Limerick workers feature in gem of a book that sparkles with humanity

Norma Prendiville


Norma Prendiville


Limerick workers feature in gem of a book that sparkles with humanity

Baker Frank Brudair in Dromcollogher is one of the workers featured in the book

MARIE-Louise O’Donnell is a woman of many parts: an educator, an actress, a writer and also a senator. But she is best known to the public as a broadcaster, a woman who was reared on the “word music” of radio and a woman who has made her mark as one of the most distinctive voices and presences in Irish radio.

Now, she has transformed this radio word music on to the page in a new book called Irish Working Lives, published by Veritas. It is by any standard a very handsome publication, telling the ordinary but extraordinary stories of 14 different people from around the country, all beautifully balanced with high-quality photographs by Eric Luke.

Between the covers are the stories of modest men and women, living quiet but purposeful lives. The Builder, The Thatcher, The Embalmer, The Carmelite, The Postman and more are all there and between the covers too, we find The Baker, Frank Brudair from Dromcollogher and The Weatherman, David Meskill from Ardpatrick.

In her foreword to the book, Marie Louise explains how these stories of working lives began on RTE Radio 1, first with Pat Kenny and then with Sean O’Rourke, stories that dealt with “the human heartbeat of everyday life in Ireland.”

“But it was always the energy of the people behind these various activities and stories that stayed with me,” she writes. “The fresh everyday uniqueness and morning-to-evening ordinariness and extraordinariness of what people do for a living.”

“Each of the encounters is written as a moment in time,” she continues. “Their time.”

“I walked with them, observed them, got to know them and stayed with them until it was time to finish their day’s work, and go home.”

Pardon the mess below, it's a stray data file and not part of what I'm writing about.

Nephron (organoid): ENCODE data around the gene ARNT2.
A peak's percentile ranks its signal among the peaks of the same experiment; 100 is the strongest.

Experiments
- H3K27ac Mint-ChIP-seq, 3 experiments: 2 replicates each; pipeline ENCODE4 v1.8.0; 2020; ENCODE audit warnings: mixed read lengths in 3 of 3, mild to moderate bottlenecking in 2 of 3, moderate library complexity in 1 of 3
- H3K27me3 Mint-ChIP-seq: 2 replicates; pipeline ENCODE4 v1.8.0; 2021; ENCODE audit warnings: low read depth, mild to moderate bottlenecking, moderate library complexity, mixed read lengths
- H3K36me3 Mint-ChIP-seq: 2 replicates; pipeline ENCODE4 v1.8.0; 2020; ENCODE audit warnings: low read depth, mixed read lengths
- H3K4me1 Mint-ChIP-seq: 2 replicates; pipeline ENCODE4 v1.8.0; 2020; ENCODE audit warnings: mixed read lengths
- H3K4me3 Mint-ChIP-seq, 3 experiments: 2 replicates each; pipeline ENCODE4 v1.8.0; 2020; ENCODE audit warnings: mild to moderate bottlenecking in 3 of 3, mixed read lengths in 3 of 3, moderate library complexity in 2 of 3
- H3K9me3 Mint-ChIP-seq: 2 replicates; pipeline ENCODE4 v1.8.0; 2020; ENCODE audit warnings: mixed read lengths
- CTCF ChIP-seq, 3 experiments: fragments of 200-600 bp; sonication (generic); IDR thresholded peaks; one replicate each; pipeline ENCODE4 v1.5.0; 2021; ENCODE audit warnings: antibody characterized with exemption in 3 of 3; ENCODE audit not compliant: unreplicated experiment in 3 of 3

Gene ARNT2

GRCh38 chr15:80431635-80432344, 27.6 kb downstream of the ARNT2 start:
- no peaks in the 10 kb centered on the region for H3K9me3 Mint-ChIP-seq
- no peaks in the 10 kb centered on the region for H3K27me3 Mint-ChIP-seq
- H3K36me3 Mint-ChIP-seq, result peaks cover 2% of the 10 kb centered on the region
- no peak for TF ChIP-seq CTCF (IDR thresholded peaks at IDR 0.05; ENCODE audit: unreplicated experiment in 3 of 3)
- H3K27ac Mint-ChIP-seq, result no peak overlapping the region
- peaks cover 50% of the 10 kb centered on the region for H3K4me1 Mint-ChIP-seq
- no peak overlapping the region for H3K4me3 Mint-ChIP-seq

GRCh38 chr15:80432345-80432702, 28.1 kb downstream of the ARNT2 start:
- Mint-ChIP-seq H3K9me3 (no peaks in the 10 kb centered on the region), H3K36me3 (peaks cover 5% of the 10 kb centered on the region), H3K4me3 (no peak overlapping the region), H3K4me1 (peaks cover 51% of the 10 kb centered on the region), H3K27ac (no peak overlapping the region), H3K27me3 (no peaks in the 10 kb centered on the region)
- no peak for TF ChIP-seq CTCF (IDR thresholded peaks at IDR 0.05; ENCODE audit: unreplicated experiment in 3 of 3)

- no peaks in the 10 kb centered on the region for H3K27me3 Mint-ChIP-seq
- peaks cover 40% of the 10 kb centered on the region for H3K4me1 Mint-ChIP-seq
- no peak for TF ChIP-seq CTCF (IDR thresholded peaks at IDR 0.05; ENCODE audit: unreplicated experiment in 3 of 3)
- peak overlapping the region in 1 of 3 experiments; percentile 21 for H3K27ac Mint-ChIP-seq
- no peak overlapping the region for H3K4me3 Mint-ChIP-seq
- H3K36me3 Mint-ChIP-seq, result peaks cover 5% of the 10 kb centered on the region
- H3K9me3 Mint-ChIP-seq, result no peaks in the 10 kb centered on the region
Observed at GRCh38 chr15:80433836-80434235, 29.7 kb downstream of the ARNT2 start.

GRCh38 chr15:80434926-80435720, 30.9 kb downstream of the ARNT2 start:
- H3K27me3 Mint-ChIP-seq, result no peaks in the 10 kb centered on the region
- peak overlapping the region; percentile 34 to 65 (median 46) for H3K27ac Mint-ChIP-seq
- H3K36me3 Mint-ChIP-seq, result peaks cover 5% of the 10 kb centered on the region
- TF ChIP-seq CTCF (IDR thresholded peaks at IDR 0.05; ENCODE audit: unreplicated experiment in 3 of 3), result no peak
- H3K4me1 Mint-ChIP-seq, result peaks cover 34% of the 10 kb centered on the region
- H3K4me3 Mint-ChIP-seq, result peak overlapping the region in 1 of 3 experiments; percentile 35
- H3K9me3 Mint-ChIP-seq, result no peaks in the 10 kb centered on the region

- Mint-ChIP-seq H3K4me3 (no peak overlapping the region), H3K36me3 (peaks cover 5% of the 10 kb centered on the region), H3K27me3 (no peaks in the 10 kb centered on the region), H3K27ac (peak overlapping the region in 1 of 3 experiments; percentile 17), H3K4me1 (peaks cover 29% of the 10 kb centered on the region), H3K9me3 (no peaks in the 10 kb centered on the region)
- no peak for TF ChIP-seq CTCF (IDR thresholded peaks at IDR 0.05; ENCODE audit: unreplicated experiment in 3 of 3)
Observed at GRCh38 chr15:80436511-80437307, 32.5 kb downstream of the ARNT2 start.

In the case of the two Limerick men included in the book, she also got cake: cake freshly made in Brudair’s or cake bought to go with the tea in David Meskill’s home, below.

Indeed, her story about Frank is called: The Diet Ends Here and the opening paragraph is a very long and mouth watering list of the cakes, buns and dainties that he and his employees produce each day. But it is also more. It is, Marie Louise writes, a story of an early loss of a parent (Frank’s father) and a story of an exceptional making and creating life, gifted from Betty to her son Frank. “What a sweet legacy she has left her county, and beyond,” writes Marie-Louise.

Later in the book, as David Meskill pours tea for her in his kitchen, he tells of his life “under the protection of the mountains”.

“He talks of his love for the seasons and especially April and May …. He remembers the smell of hawthorn coming into bloom, of elder blossom, honeysuckle and woodbine in the hedgerows and the divine aroma of his world after a light shower of rain.”

“He speaks like a poet about bird song in Glenmore,” she writes.

All this noticing and listening and watching are important, she discovers, as they feed into his understanding of the world and of weather, weather which he backs up with daily measurements.

“Do people stop and ask you about the weather?” Marie Louise asks him.

“No,” he replies, “that side of my life is worn quietly.”

This is a book that equally can be worn quietly, a book that can be enjoyed slowly and with relish.

Irish Working Lives is published by Veritas and costs €24.99.